This office uses various air, land and sea pathways to send weapons and equipment, including UAV parts, to the countries of the region.
Air: Some of the weapons and equipment are routinely sent to target countries through the IRGC base at Mehrabad Airport.
Land: Some of this equipment, hidden in containers, is sent by truck to Iraq, Syria and Lebanon via the land border.
Sea: Other equipment is smuggled on IRGC boats through ports controlled by the IRGC to Yemen and other areas.
In this way, the Quds Force, in conjunction with the Ministry of Defense and the Aerospace Force, transfers UAV weapons and training and other requirements to its mercenary groups.
Terrorist attacks using drones in Iraq, Syria, Lebanon, Yemen and Palestine
After the drones are sent by the Quds Force headquarters in Iran to other countries in the region, they are assembled in military barracks (such as the former Camp Ashraf in Iraq) by trained personnel.
The drones that are subsequently either produced by the IRGC Aerospace Force officers, who operate under the command of the Quds Force branch in that country, or by trained personnel of the Quds Force mercenary groups, are used in reconnaissance or operational missions in the host country.
How the Quds Force uses drones in 5 specific regions:
Syria: Over the course of the Syrian conflict, the IRGC has consistently used UAVs to identify and attack Syrian opposition forces and to shore up the Bashar Assad army. A number of IRGC Aerospace Force personnel are currently stationed in Syria (as of the summer of 2021). One of the airports used to operate UAVs is the Palmyra Airport. The IRGC Aerospace Force personnel go to this airport to carry out missions. The headquarters of the IRGC Aerospace Force is in the city of Palmyra. The drones sent to Syria are sent in pieces, and assembled by the IRGC in its workshops and factories in Syria. Some parts, such as UAV engines, are procured directly from China and shipped to Syria.
Iraq: In the years since the withdrawal of the multi-national coalition forces, the IRGC has made extensive use of drones inside Iraq, making them available to IRGC-affiliated militant groups. An example of this is shown in this photo of the drones delivered to the Al-Nujaba group in Iraq, which acts as one of the mercenaries of the Quds Force. In a parade organized by the Popular Mobilization Front in June 2021, these groups, including Al-Nujaba, displayed their drones. All the parts of these drones had been sent by the IRGC from Iran.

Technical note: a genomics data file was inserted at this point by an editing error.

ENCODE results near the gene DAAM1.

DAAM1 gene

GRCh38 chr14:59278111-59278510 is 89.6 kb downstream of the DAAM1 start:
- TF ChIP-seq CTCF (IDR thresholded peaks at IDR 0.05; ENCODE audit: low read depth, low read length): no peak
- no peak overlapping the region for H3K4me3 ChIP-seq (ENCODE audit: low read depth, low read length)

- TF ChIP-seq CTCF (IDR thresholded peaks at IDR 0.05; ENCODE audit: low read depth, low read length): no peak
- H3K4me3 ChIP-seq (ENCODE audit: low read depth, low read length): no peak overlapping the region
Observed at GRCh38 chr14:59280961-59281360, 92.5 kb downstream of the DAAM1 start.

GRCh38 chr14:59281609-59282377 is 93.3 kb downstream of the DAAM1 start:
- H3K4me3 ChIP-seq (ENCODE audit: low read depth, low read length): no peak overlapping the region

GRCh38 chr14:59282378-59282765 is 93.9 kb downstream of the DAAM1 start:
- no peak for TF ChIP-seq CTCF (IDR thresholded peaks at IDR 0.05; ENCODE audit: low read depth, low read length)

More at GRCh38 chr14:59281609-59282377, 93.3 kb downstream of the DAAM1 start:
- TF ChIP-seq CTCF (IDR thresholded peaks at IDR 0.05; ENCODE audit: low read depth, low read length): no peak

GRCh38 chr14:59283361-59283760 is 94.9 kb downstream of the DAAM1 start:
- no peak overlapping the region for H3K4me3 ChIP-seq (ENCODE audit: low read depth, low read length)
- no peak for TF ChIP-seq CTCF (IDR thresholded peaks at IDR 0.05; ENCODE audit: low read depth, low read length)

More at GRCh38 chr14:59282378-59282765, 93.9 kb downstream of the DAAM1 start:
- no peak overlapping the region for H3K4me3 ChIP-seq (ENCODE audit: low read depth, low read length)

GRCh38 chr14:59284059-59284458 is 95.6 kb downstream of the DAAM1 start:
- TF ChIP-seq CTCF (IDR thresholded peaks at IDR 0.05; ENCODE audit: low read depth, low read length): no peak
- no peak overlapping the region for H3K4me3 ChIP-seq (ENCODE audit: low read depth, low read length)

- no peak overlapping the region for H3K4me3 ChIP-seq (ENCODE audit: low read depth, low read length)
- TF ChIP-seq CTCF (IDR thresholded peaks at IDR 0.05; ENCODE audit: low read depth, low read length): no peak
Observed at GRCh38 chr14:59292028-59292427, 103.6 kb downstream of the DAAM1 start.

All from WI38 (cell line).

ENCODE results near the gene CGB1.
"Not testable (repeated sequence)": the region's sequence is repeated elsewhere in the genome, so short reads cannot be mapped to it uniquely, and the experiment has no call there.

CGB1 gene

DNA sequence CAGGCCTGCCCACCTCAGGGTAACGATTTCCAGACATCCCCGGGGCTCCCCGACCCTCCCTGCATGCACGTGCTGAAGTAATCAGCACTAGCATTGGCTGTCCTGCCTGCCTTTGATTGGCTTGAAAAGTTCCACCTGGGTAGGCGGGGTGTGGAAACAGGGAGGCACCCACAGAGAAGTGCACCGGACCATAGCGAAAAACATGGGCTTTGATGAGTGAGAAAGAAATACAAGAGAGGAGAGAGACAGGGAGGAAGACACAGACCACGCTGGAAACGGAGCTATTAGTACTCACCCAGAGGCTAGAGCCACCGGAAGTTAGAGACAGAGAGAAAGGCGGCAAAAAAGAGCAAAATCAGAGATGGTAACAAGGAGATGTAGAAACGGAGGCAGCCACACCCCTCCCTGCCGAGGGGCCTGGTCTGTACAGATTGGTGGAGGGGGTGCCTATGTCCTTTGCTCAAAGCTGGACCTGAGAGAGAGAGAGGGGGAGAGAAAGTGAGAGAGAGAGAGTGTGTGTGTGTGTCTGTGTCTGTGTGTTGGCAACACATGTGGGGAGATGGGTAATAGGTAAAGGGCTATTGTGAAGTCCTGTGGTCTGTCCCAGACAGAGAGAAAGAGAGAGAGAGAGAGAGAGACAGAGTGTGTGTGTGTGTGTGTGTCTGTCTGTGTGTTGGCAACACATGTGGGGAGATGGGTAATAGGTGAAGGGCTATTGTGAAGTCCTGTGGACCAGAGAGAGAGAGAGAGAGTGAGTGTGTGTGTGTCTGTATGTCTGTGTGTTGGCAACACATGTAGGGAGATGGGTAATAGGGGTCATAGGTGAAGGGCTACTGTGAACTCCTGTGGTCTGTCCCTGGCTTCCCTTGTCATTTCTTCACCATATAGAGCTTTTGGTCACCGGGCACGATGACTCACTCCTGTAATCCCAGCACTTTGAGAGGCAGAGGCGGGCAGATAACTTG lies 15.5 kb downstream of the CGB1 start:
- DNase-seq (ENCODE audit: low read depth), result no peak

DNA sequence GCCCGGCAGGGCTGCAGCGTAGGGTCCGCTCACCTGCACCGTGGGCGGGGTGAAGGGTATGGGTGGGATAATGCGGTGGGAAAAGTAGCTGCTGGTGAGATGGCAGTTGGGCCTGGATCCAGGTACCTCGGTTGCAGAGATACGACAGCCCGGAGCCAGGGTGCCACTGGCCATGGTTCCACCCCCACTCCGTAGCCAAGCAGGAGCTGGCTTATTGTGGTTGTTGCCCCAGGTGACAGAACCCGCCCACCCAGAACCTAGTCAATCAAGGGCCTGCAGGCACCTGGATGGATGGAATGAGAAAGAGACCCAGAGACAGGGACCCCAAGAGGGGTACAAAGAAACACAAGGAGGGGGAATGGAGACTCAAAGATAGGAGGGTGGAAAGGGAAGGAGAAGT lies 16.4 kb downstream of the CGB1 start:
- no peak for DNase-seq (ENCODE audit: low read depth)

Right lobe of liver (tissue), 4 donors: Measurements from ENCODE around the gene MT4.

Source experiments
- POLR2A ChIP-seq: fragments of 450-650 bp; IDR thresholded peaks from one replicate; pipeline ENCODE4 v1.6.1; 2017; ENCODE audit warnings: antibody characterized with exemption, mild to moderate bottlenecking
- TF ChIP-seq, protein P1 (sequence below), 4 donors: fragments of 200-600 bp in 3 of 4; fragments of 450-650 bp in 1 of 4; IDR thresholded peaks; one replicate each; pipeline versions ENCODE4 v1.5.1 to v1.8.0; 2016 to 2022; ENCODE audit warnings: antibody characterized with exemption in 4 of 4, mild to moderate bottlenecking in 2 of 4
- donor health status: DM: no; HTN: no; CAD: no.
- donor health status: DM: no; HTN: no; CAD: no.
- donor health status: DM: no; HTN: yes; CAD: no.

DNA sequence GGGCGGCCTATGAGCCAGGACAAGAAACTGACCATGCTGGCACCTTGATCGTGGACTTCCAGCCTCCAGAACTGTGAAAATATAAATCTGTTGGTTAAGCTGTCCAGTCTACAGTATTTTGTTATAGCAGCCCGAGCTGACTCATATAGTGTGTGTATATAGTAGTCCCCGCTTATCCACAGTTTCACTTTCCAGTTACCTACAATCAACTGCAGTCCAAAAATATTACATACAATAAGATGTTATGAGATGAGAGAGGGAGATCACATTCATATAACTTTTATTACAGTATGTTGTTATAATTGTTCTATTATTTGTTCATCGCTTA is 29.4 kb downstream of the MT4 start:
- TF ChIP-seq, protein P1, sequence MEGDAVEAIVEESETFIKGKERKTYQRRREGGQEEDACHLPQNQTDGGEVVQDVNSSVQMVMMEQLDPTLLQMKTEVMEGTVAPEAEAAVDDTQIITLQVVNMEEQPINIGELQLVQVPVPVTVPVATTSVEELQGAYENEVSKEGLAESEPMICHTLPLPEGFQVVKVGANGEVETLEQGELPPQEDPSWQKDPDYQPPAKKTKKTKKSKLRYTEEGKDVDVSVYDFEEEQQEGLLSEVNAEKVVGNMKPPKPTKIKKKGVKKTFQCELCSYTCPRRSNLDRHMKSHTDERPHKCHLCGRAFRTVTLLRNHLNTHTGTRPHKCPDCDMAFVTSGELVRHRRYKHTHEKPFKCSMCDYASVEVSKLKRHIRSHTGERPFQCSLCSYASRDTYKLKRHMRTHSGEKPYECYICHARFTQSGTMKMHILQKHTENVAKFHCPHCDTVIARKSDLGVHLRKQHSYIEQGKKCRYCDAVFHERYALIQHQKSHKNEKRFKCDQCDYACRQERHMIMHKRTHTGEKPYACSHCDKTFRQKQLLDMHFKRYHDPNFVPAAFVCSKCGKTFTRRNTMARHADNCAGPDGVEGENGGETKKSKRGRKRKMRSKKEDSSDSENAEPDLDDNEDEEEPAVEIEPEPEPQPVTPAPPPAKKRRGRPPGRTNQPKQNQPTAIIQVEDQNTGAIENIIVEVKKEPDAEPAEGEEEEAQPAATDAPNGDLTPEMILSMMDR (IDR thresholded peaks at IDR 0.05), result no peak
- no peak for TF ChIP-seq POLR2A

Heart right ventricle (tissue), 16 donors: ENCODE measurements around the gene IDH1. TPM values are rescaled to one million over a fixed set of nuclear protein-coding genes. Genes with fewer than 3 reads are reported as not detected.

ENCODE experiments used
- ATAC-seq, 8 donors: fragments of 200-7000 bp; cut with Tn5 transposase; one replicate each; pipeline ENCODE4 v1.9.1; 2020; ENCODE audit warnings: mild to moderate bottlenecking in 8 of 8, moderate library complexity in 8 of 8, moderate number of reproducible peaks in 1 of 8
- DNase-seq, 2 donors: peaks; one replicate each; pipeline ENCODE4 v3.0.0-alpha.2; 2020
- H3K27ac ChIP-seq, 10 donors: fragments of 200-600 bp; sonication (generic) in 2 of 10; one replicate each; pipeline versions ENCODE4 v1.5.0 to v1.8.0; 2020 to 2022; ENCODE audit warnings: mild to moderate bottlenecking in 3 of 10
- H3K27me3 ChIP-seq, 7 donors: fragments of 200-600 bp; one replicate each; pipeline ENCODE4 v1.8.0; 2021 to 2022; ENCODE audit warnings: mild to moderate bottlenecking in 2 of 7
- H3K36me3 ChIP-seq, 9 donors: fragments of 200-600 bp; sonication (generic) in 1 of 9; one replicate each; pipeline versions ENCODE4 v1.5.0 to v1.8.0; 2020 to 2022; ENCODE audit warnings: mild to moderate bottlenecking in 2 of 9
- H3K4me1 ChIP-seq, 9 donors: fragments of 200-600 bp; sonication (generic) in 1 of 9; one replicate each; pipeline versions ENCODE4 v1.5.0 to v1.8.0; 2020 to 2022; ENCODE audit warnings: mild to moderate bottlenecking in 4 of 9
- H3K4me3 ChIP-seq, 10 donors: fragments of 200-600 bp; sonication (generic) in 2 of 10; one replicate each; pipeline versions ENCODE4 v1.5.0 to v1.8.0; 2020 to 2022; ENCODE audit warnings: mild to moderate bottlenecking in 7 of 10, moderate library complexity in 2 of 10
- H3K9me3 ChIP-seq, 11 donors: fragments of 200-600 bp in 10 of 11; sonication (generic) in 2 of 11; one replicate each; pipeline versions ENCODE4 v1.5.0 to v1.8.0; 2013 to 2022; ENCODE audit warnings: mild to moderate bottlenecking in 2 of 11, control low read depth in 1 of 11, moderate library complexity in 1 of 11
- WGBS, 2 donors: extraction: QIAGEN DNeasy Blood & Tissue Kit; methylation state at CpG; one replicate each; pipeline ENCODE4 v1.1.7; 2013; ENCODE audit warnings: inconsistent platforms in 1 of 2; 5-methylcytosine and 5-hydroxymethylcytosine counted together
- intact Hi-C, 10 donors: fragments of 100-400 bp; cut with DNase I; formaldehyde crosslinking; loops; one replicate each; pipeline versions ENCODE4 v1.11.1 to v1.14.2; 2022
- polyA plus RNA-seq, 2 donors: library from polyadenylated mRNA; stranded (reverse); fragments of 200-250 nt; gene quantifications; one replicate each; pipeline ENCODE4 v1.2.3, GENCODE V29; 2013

Drone parts are sent separately by air to Baghdad airport or by land to the Hashad al-Shaabi groups. These parts are assembled in IRGC-affiliated workshops.
Lebanon: In 2003, seven members of the Lebanese Hezbollah received training for the first time on the Mohajer-4 aircraft at the Quds Air Industries, which produces UAVs. Subsequently, the regime sent several of these aircraft to Hezbollah in Lebanon. Due to the importance of using UAVs for terrorist acts, in 2006, Imad Mughniyeh visited Sepehr Airport during a visit to Tehran to see how UAVs were launched from vehicles.
Yemen: The IRGC’s Quds Force also provides drones to the Yemeni Ansarollah (Houthis) on a wide scale. The Houthis consistently use drones in their attacks, and their drones are constantly shot down in Saudi territory. According to a report on November 27, 2016, the seizure of six Qasef-1 UAVs being transferred from Oman to Yemen (which is a common smuggling route to Yemen) shows that Qasef-1 was not made in Yemen but transferred from Iran. The Qasef-1 drone is similar to the Ababil-2 drones built by the IRGC.
Kurdish regions: The clerical regime also uses drones to attack the Kurdish regions in order to suppress Iranian Kurdish groups and refugees. In recent weeks, the regime has used such drones to suppress Iranian Kurds in these regions.
A review of the complete cycle of production, use and export of drones and its expansion in recent years reveals the following:
1. Despite and in part due to the concessions made through the nuclear deal and Western countries’ decision to turn a blind eye to the clerical regime’s destabilizing activities, the export of terrorism and incitement to war in the region remain a pillar for the regime’s preservation, and have gained more prominence in the eyes of the regime.
2. The regime is spending billions of dollars on its missiles and UAV programs while 80 percent of the Iranian people live under the poverty line and the budgets for health care, education and other national requirements are abysmally lower than military expenditures. During the coronavirus pandemic, the regime did not assist the Iranian people in any way and the number of victims has reached 450,000 to date, by far outpacing other countries on a per capita basis. Over the past few years, the Iranian people have chanted “No to Gaza, no to Lebanon, my life only for Iran,” and “Leave Syria, think about us instead.”
3. These activities prove that the billions of dollars that the regime earned from the easing of sanctions in the context of the nuclear deal and plundered from Iran’s national wealth are expropriated by the regime to build and produce such weapons in order to export terrorism and warmongering in the region.
4. Any dealings with the regime in Tehran by all Western sides, especially after the ascendance of Raisi, must end. All activities, including production, use, and research on drones and the regime’s missile program must be included in demands. Otherwise, because of its severe domestic weaknesses, the clerical regime will place more emphasis on creating regional instability in order to buy time and preserve its rule.
5. None of the sanctions against the regime should be lifted until it has stopped all its rogue behavior and intransigence in the region and its repression of the Iranian people.